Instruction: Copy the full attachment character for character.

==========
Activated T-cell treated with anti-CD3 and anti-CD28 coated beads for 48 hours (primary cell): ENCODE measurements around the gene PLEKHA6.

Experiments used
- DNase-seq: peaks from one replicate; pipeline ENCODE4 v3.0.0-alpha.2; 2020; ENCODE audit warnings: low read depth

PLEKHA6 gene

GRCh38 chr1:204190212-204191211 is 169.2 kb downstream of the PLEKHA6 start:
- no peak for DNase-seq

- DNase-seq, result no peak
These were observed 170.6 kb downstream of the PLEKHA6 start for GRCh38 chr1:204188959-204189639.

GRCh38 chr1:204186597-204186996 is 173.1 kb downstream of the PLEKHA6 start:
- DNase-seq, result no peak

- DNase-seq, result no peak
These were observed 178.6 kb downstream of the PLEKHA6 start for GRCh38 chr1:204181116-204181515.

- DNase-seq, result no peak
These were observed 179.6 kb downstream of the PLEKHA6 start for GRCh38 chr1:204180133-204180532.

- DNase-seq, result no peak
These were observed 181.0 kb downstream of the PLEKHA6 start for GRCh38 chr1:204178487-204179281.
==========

Activated T-cell treated with anti-CD3 and anti-CD28 coated beads for 48 hours (primary cell): ENCODE measurements around the gene PLEKHA6.

Experiments used
- DNase-seq: peaks from one replicate; pipeline ENCODE4 v3.0.0-alpha.2; 2020; ENCODE audit warnings: low read depth

PLEKHA6 gene

GRCh38 chr1:204190212-204191211 is 169.2 kb downstream of the PLEKHA6 start:
- no peak for DNase-seq

- DNase-seq, result no peak
These were observed 170.6 kb downstream of the PLEKHA6 start for GRCh38 chr1:204188959-204189639.

GRCh38 chr1:204186597-204186996 is 173.1 kb downstream of the PLEKHA6 start:
- DNase-seq, result no peak

- DNase-seq, result no peak
These were observed 178.6 kb downstream of the PLEKHA6 start for GRCh38 chr1:204181116-204181515.

- DNase-seq, result no peak
These were observed 179.6 kb downstream of the PLEKHA6 start for GRCh38 chr1:204180133-204180532.

- DNase-seq, result no peak
These were observed 181.0 kb downstream of the PLEKHA6 start for GRCh38 chr1:204178487-204179281.